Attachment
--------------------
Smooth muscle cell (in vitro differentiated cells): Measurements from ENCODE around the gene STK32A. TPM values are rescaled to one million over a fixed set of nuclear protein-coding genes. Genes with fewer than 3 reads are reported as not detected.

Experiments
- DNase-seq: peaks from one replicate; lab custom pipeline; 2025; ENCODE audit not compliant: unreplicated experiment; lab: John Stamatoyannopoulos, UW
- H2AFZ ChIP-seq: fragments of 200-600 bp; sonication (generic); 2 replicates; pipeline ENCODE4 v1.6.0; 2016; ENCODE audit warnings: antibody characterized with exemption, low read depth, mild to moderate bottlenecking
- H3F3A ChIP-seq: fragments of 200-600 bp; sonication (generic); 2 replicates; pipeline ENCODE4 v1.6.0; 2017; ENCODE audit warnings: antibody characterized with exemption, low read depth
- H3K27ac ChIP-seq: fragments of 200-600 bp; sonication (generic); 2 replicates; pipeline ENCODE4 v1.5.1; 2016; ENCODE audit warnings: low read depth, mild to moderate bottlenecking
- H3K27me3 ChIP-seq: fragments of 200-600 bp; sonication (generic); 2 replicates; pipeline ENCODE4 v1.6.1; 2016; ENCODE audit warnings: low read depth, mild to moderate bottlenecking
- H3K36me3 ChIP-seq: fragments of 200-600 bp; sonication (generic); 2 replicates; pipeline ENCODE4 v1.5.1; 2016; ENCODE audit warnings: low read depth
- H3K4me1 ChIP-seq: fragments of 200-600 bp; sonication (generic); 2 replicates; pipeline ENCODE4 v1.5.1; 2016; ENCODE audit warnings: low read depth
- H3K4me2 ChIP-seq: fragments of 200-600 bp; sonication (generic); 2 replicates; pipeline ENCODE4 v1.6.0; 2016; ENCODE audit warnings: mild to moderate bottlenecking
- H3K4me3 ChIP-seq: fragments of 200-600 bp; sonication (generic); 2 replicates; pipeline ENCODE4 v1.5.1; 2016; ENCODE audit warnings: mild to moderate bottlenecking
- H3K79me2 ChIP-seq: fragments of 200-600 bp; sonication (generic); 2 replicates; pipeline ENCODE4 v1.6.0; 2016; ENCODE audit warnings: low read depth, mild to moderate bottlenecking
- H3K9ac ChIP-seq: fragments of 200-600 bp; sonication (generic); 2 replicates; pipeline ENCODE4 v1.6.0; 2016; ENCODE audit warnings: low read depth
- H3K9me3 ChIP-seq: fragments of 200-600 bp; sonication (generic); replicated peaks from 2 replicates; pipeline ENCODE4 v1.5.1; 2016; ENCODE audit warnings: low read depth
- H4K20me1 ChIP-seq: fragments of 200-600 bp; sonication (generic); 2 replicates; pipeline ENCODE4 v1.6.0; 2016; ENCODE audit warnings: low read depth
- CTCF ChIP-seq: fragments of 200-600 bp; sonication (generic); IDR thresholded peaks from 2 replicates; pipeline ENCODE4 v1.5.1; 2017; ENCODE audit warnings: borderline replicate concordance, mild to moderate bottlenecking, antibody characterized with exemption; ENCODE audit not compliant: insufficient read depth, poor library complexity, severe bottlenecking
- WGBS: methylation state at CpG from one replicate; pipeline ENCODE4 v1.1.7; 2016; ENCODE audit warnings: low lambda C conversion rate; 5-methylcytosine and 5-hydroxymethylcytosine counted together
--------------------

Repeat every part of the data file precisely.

Smooth muscle cell (in vitro differentiated cells): Measurements from ENCODE around the gene STK32A. TPM values are rescaled to one million over a fixed set of nuclear protein-coding genes. Genes with fewer than 3 reads are reported as not detected.

Experiments
- DNase-seq: peaks from one replicate; lab custom pipeline; 2025; ENCODE audit not compliant: unreplicated experiment; lab: John Stamatoyannopoulos, UW
- H2AFZ ChIP-seq: fragments of 200-600 bp; sonication (generic); 2 replicates; pipeline ENCODE4 v1.6.0; 2016; ENCODE audit warnings: antibody characterized with exemption, low read depth, mild to moderate bottlenecking
- H3F3A ChIP-seq: fragments of 200-600 bp; sonication (generic); 2 replicates; pipeline ENCODE4 v1.6.0; 2017; ENCODE audit warnings: antibody characterized with exemption, low read depth
- H3K27ac ChIP-seq: fragments of 200-600 bp; sonication (generic); 2 replicates; pipeline ENCODE4 v1.5.1; 2016; ENCODE audit warnings: low read depth, mild to moderate bottlenecking
- H3K27me3 ChIP-seq: fragments of 200-600 bp; sonication (generic); 2 replicates; pipeline ENCODE4 v1.6.1; 2016; ENCODE audit warnings: low read depth, mild to moderate bottlenecking
- H3K36me3 ChIP-seq: fragments of 200-600 bp; sonication (generic); 2 replicates; pipeline ENCODE4 v1.5.1; 2016; ENCODE audit warnings: low read depth
- H3K4me1 ChIP-seq: fragments of 200-600 bp; sonication (generic); 2 replicates; pipeline ENCODE4 v1.5.1; 2016; ENCODE audit warnings: low read depth
- H3K4me2 ChIP-seq: fragments of 200-600 bp; sonication (generic); 2 replicates; pipeline ENCODE4 v1.6.0; 2016; ENCODE audit warnings: mild to moderate bottlenecking
- H3K4me3 ChIP-seq: fragments of 200-600 bp; sonication (generic); 2 replicates; pipeline ENCODE4 v1.5.1; 2016; ENCODE audit warnings: mild to moderate bottlenecking
- H3K79me2 ChIP-seq: fragments of 200-600 bp; sonication (generic); 2 replicates; pipeline ENCODE4 v1.6.0; 2016; ENCODE audit warnings: low read depth, mild to moderate bottlenecking
- H3K9ac ChIP-seq: fragments of 200-600 bp; sonication (generic); 2 replicates; pipeline ENCODE4 v1.6.0; 2016; ENCODE audit warnings: low read depth
- H3K9me3 ChIP-seq: fragments of 200-600 bp; sonication (generic); replicated peaks from 2 replicates; pipeline ENCODE4 v1.5.1; 2016; ENCODE audit warnings: low read depth
- H4K20me1 ChIP-seq: fragments of 200-600 bp; sonication (generic); 2 replicates; pipeline ENCODE4 v1.6.0; 2016; ENCODE audit warnings: low read depth
- CTCF ChIP-seq: fragments of 200-600 bp; sonication (generic); IDR thresholded peaks from 2 replicates; pipeline ENCODE4 v1.5.1; 2017; ENCODE audit warnings: borderline replicate concordance, mild to moderate bottlenecking, antibody characterized with exemption; ENCODE audit not compliant: insufficient read depth, poor library complexity, severe bottlenecking
- WGBS: methylation state at CpG from one replicate; pipeline ENCODE4 v1.1.7; 2016; ENCODE audit warnings: low lambda C conversion rate; 5-methylcytosine and 5-hydroxymethylcytosine counted together